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Lecture# Derived functors: Identity and Homotopy Categories

Description

This lecture covers the concept of derived functors in the context of model categories, focusing on the identity functor and the construction of homotopy categories. It explores the conditions under which left and right derived functors exist, providing concrete examples and discussing the relationship between geometric realization and singular functors. The instructor delves into the properties of weak equivalences, cylinders, and cofibrations, emphasizing the importance of functorial constructions in model categories.

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Related concepts (193)

Model category

In mathematics, particularly in homotopy theory, a model category is a with distinguished classes of morphisms ('arrows') called 'weak equivalences', 'fibrations' and 'cofibrations' satisfying certain axioms relating them. These abstract from the category of topological spaces or of chain complexes ( theory). The concept was introduced by . In recent decades, the language of model categories has been used in some parts of algebraic K-theory and algebraic geometry, where homotopy-theoretic approaches led to deep results.

Simplicial set

In mathematics, a simplicial set is an object composed of simplices in a specific way. Simplicial sets are higher-dimensional generalizations of directed graphs, partially ordered sets and . Formally, a simplicial set may be defined as a contravariant functor from the to the . Simplicial sets were introduced in 1950 by Samuel Eilenberg and Joseph A. Zilber. Every simplicial set gives rise to a "nice" topological space, known as its geometric realization.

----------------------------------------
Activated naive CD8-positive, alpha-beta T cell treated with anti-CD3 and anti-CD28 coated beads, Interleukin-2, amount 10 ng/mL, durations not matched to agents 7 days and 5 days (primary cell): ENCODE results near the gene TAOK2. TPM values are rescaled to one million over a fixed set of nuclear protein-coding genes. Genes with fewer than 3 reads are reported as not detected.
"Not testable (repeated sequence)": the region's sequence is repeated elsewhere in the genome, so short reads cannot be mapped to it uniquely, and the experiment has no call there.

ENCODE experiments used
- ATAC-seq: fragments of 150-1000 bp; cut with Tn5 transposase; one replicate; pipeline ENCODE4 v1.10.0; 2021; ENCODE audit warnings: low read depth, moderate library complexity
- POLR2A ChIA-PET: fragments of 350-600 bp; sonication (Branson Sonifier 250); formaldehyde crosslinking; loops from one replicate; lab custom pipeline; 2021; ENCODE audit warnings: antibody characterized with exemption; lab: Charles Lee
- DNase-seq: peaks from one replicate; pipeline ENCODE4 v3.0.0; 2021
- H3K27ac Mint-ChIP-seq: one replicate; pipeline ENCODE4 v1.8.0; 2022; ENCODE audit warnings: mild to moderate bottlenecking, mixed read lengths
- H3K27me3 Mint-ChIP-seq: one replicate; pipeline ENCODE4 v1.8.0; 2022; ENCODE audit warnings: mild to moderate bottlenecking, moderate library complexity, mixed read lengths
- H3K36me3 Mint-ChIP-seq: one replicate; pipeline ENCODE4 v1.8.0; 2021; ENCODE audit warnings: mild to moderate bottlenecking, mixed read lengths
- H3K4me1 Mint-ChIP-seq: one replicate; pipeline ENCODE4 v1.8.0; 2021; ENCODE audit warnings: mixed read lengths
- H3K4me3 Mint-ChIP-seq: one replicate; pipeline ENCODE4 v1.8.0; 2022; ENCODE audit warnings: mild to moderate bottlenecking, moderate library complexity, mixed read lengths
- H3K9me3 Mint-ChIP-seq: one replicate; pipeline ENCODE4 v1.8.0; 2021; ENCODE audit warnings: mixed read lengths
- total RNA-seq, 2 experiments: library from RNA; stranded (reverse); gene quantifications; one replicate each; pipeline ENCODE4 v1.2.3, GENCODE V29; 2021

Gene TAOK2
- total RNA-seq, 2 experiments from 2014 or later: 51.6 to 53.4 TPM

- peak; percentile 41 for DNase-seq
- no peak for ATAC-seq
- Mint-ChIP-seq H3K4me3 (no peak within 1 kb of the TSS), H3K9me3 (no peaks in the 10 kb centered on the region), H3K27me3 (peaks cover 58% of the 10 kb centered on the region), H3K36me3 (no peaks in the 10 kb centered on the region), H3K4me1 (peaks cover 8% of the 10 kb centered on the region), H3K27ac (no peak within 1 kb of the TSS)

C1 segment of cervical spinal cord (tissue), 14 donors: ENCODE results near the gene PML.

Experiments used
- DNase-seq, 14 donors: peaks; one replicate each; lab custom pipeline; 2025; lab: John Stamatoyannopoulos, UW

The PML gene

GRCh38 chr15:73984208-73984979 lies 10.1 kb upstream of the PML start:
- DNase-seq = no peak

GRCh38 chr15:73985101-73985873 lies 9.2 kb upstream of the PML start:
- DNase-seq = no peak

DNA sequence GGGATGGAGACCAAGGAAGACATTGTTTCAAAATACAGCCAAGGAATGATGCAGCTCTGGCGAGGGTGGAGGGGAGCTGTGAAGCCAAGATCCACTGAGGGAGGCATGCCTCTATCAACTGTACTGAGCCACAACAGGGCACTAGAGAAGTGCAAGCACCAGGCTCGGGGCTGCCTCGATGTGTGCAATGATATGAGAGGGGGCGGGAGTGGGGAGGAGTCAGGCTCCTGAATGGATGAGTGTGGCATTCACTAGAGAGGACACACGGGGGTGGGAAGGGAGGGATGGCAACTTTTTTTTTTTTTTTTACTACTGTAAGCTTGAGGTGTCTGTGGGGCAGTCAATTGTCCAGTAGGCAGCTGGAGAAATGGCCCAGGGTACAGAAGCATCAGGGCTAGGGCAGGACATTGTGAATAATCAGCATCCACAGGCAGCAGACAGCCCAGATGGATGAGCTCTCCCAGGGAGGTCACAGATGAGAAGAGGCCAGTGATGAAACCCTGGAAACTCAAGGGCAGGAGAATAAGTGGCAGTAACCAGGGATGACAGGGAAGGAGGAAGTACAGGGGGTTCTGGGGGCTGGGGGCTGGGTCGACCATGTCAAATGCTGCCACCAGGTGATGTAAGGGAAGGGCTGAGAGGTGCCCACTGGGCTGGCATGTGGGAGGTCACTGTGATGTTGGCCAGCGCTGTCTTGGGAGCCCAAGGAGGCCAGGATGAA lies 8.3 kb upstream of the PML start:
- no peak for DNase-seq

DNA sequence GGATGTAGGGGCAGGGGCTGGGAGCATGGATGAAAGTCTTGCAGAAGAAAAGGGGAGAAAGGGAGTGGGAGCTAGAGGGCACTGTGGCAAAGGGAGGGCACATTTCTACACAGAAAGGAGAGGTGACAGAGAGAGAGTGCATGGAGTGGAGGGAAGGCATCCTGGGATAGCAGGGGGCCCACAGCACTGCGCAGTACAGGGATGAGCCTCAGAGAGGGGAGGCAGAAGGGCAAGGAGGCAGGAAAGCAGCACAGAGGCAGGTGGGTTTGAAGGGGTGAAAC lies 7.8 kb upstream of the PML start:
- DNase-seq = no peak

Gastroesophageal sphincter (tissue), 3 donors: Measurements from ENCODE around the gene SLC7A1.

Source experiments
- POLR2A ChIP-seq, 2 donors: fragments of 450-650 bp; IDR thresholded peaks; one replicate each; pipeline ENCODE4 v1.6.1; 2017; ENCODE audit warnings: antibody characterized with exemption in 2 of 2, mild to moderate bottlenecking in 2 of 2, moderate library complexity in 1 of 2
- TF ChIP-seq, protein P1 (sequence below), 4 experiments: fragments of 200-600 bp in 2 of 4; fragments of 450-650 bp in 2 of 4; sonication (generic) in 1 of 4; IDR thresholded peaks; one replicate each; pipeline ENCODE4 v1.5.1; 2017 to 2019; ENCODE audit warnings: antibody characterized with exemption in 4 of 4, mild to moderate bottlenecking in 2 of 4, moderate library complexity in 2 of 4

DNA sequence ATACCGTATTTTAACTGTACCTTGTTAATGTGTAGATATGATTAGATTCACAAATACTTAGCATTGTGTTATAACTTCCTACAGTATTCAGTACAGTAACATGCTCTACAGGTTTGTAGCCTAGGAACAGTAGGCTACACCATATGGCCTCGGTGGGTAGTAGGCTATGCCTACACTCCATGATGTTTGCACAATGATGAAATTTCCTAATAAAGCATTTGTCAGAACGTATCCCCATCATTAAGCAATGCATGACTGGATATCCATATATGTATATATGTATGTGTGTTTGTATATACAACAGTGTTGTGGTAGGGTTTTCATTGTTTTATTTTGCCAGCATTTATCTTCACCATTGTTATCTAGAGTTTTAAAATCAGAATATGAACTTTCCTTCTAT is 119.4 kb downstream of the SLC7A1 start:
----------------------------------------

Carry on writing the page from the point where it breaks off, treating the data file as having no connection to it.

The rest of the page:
Functor

In mathematics, specifically , a functor is a mapping between . Functors were first considered in algebraic topology, where algebraic objects (such as the fundamental group) are associated to topological spaces, and maps between these algebraic objects are associated to continuous maps between spaces. Nowadays, functors are used throughout modern mathematics to relate various categories. Thus, functors are important in all areas within mathematics to which is applied.

Derived category

In mathematics, the derived category D(A) of an A is a construction of homological algebra introduced to refine and in a certain sense to simplify the theory of derived functors defined on A. The construction proceeds on the basis that the of D(A) should be chain complexes in A, with two such chain complexes considered isomorphic when there is a chain map that induces an isomorphism on the level of homology of the chain complexes. Derived functors can then be defined for chain complexes, refining the concept of hypercohomology.

Hom functor

In mathematics, specifically in , hom-sets (i.e. sets of morphisms between ) give rise to important functors to the . These functors are called hom-functors and have numerous applications in category theory and other branches of mathematics. Let C be a (i.e. a for which hom-classes are actually sets and not proper classes). For all objects A and B in C we define two functors to the as follows: {| class=wikitable |- ! Hom(A, –) : C → Set ! Hom(–, B) : C → Set |- | This is a covariant functor given by: Hom(A, –) maps each object X in C to the set of morphisms, Hom(A, X) Hom(A, –) maps each morphism f : X → Y to the function Hom(A, f) : Hom(A, X) → Hom(A, Y) given by for each g in Hom(A, X).

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